Curious about MoSeq, and want to understand a little bit more about how it works, what is can (and cannot) do, and what we are doing about it? Bob has recently written a review for BMC Biology (found here) on exactly that – we hope it is useful!
Archives for June 2019
Three birthdays and a passed qual!
Happy Birthday to all, and a big congrats to Rockwell (a joint student between the Datta and Hoekstra labs) on passing his PQE!
Happy New Year, 2018!
Good Luck, Kristen!!!
Kristen Drummey is (was?) an amazing post-bac in the lab, who has spent the past several years working with our former student Tari Tan on alternative modes of olfactory coding. Alas, all good things must end, and Kristen recently departed to start graduate school at the University of Washington. We are going to really really miss her – she was an amazing member of the lab who made all sorts of scientific contributions (more about that soon!) – we wish her all the best, and look forward to seeing all the great science to come! Check out this beautiful NeuroTree for the Datta lab that Kristen made for us as a goodbye gift!
A new lab tradition
So, we’ve started a new lab tradition. Whenever anyone gets a paper published, the main authors get to choose an activity for the whole lab. To set the standard, Jeff and Win (for their striatal MoSeq paper) picked a few activities that, well, let’s just say might not have been Bob’s first choice; this led to the lab’s first ever hipster day in Maine. We started by spending a billion dollars on various toasts (Maine blueberry jam!), followed by a hike to a waterfall (we stuck to this, rather than the rivers and the lakes we were used to), then to *ahem* a fermentery where Bob was appropriately suspicious, then to dinner at a brewery. An amazing time, and Bob learned that kombucha does not uniformly taste like feet.
Striatal circuits for behavioral syllables and grammar
Check out our new paper — here — by Jeff Markowitz, Win Gillis and others from the Datta and Sabatini labs (who collaborated on this work) identifying neural codes for 3D behavior in dorsolateral striatum (DLS) that support moment-to-moment action selection.
Previous work from Alex Wiltschko in the lab (here) identified an underlying structure in mouse behavior, in which naturalistic exploration appeared to be divided into sub-second behavioral motifs (which we call syllables) that are expressed probabilistically over time (which we refer to as grammar). To identify behavioral syllables and grammar, Alex developed a behavioral characterization system that combines 3D machine vision and unsupervised, data-driven machine learning called Motion Sequencing, or MoSeq for short.
Jeff (who is a joint postdoc between us and Bernardo Sabatini’s lab) and Win had read the fantastic work from the Fentress and Berridge labs demonstrating that the DLS contains neural correlates for behavioral components and sequences that make up naturalistic and spontaneous grooming behaviors (see a subset of this work here, here and here). Based upon these foundational efforts, Jeff and Win hypothesized that the DLS might more generally encode information about spontaneously-expressed 3D behaviors e.g., behavioral syllables and grammar.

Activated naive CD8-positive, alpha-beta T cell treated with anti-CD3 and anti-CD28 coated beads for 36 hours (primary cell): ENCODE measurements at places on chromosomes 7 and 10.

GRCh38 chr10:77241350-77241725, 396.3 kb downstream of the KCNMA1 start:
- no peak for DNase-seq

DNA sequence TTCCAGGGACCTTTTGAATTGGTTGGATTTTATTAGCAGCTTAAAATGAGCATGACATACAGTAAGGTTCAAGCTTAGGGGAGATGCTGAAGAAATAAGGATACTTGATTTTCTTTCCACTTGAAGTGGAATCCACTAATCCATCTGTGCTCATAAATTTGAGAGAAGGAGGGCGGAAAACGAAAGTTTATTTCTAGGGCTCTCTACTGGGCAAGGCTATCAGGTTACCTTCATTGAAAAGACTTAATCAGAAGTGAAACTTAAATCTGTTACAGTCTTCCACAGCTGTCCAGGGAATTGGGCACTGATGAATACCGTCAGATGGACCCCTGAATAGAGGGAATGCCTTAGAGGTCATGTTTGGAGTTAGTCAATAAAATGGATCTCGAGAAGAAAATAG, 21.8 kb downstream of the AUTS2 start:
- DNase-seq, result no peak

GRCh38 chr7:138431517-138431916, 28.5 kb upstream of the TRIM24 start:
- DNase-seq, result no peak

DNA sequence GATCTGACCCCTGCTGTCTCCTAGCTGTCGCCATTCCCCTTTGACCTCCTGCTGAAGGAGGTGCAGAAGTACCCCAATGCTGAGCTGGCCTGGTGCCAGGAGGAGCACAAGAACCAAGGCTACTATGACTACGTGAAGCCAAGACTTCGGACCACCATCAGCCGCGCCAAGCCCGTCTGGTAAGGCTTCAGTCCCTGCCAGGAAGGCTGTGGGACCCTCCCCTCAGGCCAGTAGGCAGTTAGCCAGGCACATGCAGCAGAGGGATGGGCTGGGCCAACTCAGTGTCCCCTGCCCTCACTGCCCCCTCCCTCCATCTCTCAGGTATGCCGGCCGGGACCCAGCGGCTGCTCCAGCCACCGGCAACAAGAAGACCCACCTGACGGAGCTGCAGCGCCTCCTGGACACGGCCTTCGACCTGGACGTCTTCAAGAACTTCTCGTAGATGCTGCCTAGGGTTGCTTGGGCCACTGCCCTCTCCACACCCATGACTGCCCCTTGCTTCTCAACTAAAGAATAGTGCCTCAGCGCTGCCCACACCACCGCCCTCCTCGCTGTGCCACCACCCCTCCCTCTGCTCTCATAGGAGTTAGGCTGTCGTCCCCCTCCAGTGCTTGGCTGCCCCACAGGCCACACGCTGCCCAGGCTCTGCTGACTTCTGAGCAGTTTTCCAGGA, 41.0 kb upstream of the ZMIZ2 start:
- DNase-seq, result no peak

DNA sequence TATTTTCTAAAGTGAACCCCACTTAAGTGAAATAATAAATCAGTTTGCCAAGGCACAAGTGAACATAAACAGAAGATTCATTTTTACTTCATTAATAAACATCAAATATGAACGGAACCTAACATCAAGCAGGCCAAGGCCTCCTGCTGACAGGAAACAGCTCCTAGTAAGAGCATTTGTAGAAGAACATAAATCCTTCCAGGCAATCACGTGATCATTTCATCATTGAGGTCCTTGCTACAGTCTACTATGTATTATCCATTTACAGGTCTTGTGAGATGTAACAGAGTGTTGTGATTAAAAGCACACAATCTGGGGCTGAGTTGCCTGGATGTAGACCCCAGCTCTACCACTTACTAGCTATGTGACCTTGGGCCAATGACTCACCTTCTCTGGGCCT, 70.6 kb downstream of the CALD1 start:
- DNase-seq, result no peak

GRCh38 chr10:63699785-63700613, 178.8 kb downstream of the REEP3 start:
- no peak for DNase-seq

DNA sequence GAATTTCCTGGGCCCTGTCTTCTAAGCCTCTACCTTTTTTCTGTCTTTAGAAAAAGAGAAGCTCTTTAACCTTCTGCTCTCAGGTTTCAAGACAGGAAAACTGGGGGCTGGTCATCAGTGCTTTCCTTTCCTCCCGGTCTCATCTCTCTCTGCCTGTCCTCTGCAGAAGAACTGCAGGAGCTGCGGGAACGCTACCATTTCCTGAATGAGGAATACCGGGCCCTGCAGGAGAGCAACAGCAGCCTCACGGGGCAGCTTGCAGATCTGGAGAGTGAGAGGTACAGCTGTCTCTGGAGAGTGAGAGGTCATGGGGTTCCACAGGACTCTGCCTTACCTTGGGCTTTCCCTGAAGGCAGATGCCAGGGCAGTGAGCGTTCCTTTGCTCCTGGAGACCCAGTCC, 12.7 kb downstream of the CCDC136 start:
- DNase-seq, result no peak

To address this hypothesis, they (with a huge assist from our collaborator Scott Linderman) rendered MoSeq compatible with all forms of neural recording. Using this framework, they found that activity in the striatum systematically fluctuates as mice switch from expressing one syllable to the next, that the direct and indirect pathways encode non-redundant and temporally decorrelated information that represents behavioral syllables as they are expressed, that behavioral grammar is explicitly represented in DLS, and that the DLS is required for the appropriate expression of behavioral grammar both during spontaneous locomotory exploration and during odor-guided behaviors. These findings suggest that the DLS selects which 3D behavior to express at the sub-second timescale, and set up future work (ongoing in the lab) to ask how corticostriatal circuits implement syllables and grammar, and to explore how these circuits are sensitive to sensory cues.
This work has been covered by Harvard Magazine here, by the Simons Foundation here, and by What A Year, a website for high school students interested in science, here.
Before Emalee Peterson (who is working on go-no go tasks in the lab) became our amazing technician, she was an amazing undergrad – here she is defending her thesis last summer – she worked to understand how olfactory detection and discrimination may be different in mouse models of autism spectrum disorders, which may underlie their characteristic deficits in social behavior.
McDonald’s is our spot!
The Datta lab operates on a single principle — Taco Bell is amazing. Corollary: McDonald’s, Domino’s, and the rest of the Yum Brands family are pretty good too. In celebration of our core belief, for our 2018 beer hour we decided to go all in.
Datta lab representation at Cosyne 2018 was strong – check out Stan crushing it on the main stage, and Jeff proselytizing on behalf of Motion Sequencing.
Mea culpa redux
So we’ve been VERY bad at updating this site in the last year….in no small part because everyone in the lab is really busy doing science! And so we’ve accumulated lots of updates and pics of fun things we’ve been up to. With your collective forgiveness, we are just going to dump all these en masse to the blog. We look forward (fingers crossed) to being better about keeping up with the changes in the lab as they happen on this site…sooner or later.